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Bone Marrow Facts

Our bone marrow is one of the mostimportant body parts. This is due to the fact that this tissue iscapable of producing the stem cells which later evolve into healthy bloodcells. Blood cells are crucial for our health and they are more thanneeded once we are fighting against some kind of a disease. However,sometimes, due to illnesses like leukemia, our organism is unable toproduce blood cells further. Then, we are in a dire need of a bonemarrow transplantation. This procedure enables our body to producecells which will fight the illness and give us a chance for beinghealthy again. But, for the transplantation to be possible, we needto have an adequate donor and some other things beforehand. Thus, ifyou are interested in the conduct of this life-saving procedure, readon.

More Than One Type of Transplantation

One may get a new bone marrow in twodifferent ways. One of the ways involves taking the needed marrowfrom some other organs the patient him or herself may have. Thesecond type of procedure means finding an adequate donor and takingthe bone marrow sample from him/her. These donors are usually peoplefrom the patient's family since genetics play a great role in bonemarrow compatibility. However, if the family bone marrow is notsuitable, many hospitals have a list of all possible donors whichmight be more adequate for the donation and are supposed to contactthem.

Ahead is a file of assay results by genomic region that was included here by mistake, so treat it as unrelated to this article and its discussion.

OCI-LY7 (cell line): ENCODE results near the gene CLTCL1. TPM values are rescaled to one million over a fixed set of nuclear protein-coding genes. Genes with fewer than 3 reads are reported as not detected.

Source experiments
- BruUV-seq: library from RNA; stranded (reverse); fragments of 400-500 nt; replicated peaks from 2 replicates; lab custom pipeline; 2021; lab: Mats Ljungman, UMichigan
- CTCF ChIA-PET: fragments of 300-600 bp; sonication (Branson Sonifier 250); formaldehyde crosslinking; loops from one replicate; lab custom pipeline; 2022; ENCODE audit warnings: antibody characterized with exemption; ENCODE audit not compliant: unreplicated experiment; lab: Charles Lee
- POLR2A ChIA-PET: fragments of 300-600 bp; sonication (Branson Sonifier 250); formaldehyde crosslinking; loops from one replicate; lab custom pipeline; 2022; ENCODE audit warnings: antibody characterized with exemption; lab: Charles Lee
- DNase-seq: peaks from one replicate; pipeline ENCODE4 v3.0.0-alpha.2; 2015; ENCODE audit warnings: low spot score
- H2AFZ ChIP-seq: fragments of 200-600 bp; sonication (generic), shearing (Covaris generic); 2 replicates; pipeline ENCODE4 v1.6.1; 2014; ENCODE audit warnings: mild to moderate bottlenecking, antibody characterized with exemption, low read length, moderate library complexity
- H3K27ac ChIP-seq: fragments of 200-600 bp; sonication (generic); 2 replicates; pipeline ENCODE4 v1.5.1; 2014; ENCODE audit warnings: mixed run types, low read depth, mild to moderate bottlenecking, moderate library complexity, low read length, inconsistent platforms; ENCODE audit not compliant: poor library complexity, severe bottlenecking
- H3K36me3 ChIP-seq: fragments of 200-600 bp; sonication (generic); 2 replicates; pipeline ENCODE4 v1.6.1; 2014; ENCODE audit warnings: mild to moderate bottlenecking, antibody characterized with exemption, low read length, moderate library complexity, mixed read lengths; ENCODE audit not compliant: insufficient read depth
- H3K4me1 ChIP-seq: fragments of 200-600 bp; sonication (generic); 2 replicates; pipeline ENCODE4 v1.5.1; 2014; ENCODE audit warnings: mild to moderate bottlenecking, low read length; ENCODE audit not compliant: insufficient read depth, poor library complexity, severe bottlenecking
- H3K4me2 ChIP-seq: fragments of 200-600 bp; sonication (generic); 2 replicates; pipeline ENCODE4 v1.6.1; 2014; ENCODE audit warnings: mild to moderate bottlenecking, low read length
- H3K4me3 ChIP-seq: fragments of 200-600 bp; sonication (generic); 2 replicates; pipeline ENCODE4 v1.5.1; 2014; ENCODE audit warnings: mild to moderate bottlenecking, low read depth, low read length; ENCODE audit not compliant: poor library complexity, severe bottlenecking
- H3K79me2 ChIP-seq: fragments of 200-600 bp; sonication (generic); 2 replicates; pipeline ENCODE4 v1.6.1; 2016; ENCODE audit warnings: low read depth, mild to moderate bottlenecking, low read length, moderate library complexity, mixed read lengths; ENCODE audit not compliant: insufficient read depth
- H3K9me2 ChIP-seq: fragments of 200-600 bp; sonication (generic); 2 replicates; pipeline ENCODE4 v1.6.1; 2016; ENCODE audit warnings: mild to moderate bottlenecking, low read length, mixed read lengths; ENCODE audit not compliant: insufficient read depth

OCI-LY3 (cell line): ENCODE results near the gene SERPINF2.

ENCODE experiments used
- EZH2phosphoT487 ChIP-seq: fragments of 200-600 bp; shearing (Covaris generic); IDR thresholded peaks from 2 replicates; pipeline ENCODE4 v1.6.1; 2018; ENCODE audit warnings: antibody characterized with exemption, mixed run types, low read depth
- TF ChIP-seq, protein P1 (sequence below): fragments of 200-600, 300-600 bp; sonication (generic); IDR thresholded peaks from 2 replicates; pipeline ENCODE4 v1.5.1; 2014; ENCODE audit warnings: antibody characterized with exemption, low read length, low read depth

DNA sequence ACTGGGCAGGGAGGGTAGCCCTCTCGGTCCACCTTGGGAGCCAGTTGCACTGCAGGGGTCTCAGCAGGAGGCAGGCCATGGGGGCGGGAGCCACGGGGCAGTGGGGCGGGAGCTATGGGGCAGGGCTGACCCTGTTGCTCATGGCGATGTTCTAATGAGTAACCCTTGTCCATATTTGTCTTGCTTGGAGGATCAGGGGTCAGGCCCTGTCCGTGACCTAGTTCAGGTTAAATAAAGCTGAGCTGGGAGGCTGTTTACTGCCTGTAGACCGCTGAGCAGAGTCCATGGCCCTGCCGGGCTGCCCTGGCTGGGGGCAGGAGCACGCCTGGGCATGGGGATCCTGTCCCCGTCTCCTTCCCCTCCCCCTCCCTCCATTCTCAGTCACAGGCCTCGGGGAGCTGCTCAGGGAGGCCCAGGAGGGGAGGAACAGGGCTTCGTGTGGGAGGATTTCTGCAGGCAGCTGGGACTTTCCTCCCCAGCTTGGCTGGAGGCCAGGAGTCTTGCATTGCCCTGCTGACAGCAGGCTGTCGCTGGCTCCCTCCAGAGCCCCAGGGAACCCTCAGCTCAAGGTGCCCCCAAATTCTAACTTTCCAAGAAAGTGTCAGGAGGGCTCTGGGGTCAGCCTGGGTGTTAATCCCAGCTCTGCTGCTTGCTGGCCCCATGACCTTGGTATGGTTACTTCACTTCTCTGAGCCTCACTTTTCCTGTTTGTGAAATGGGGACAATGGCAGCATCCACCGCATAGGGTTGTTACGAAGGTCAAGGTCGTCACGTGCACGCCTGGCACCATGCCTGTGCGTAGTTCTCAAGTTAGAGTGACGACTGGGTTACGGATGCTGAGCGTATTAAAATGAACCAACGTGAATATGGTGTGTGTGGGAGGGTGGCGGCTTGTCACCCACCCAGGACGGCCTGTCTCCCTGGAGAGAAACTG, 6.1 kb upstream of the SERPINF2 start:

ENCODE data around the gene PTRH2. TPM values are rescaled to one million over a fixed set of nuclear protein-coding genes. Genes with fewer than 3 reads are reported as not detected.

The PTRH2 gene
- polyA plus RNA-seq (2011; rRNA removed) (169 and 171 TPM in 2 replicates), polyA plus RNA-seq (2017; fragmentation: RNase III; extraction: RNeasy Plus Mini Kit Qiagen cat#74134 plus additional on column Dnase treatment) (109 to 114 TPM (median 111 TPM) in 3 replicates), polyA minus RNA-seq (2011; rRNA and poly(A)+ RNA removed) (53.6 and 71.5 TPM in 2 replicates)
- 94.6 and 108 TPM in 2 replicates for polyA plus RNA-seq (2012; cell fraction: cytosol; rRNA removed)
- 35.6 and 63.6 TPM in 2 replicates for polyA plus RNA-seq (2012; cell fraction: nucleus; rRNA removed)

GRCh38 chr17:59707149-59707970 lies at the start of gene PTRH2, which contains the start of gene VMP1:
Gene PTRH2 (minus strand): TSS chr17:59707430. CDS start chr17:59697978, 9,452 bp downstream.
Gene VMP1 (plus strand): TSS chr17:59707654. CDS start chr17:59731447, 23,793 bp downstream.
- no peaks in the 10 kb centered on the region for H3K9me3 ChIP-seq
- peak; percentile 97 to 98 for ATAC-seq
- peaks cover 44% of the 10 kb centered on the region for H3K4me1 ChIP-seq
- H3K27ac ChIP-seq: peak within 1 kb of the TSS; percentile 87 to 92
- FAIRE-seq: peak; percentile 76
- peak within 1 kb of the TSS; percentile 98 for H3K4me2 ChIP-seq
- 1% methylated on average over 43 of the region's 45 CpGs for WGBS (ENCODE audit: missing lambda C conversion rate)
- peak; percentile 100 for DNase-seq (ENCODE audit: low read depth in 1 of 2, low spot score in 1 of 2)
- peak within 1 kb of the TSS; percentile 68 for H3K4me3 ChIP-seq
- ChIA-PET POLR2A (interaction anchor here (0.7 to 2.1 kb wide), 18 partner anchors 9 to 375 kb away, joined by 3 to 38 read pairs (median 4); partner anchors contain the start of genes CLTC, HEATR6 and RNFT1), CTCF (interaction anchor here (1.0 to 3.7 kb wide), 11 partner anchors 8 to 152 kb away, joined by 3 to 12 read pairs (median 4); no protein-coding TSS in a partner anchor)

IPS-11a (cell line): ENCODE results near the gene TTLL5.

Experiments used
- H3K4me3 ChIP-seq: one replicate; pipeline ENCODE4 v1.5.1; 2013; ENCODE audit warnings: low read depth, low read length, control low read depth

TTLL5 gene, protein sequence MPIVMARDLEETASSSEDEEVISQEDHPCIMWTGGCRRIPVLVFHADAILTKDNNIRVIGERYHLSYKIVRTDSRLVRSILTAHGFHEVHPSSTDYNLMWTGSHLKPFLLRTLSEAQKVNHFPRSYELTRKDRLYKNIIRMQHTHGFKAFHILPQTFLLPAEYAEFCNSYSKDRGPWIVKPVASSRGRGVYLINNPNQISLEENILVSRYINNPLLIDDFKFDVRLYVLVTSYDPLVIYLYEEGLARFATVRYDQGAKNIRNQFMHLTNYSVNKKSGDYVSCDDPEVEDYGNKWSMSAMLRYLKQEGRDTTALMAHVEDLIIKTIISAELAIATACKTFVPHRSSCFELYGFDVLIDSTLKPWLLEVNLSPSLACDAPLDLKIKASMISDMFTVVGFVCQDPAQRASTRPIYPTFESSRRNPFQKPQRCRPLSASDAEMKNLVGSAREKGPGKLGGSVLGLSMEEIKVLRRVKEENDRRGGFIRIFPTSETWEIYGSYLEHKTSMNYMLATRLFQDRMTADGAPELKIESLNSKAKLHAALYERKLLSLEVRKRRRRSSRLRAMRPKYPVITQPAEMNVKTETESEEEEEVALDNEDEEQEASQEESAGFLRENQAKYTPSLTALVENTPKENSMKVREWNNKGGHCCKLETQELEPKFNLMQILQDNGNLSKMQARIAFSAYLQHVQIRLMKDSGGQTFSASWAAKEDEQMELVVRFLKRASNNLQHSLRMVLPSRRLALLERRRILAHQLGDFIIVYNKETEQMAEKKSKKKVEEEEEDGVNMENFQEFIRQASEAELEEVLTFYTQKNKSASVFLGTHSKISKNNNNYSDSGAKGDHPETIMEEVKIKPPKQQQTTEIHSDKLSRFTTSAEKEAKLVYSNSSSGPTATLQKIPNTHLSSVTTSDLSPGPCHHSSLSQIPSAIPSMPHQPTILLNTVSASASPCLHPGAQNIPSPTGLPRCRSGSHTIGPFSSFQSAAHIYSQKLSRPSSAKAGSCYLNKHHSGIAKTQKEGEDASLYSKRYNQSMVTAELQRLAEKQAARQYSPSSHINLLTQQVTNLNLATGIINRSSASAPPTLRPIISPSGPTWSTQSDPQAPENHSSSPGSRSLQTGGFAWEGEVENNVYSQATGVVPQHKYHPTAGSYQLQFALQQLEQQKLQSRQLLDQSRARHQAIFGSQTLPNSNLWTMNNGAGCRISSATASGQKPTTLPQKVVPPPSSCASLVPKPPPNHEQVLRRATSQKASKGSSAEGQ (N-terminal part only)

How Is the Procedure Performed?

The procedure itself has two differentways of manifestation as well. The first, safer and far less painful,way involves giving certain medications to the donor. Thesemedications stimulate his or her production of stem cells which exitthe bone marrow and start flowing through the blood. Then,intravenously, blood is drawn from the donor, different componentsare separated from it, stem cells are taken, and the rest is returnedback to the donor. Then, these stem cells are injected into thepatient, once his former, malfunctioning bone marrow is destroyed.

The second method is performed byinserting a large needle directly into the donor's pelvic or chestbone. Then, his/her bone marrow sample is taken and given to thepatient. Of course, the receiving patient is exposed to radiation andchemotherapy beforehand. These methods remove his/her old bone marrowand make place for the new one to be placed.

Finally, this bone marrow destructionmay cause numerous complications, since, until the new marrow startsproducing blood cells, the patient's health is jeopardized greatly.Apart from this danger, bone marrow transplantation has no otherunwanted side-effects.

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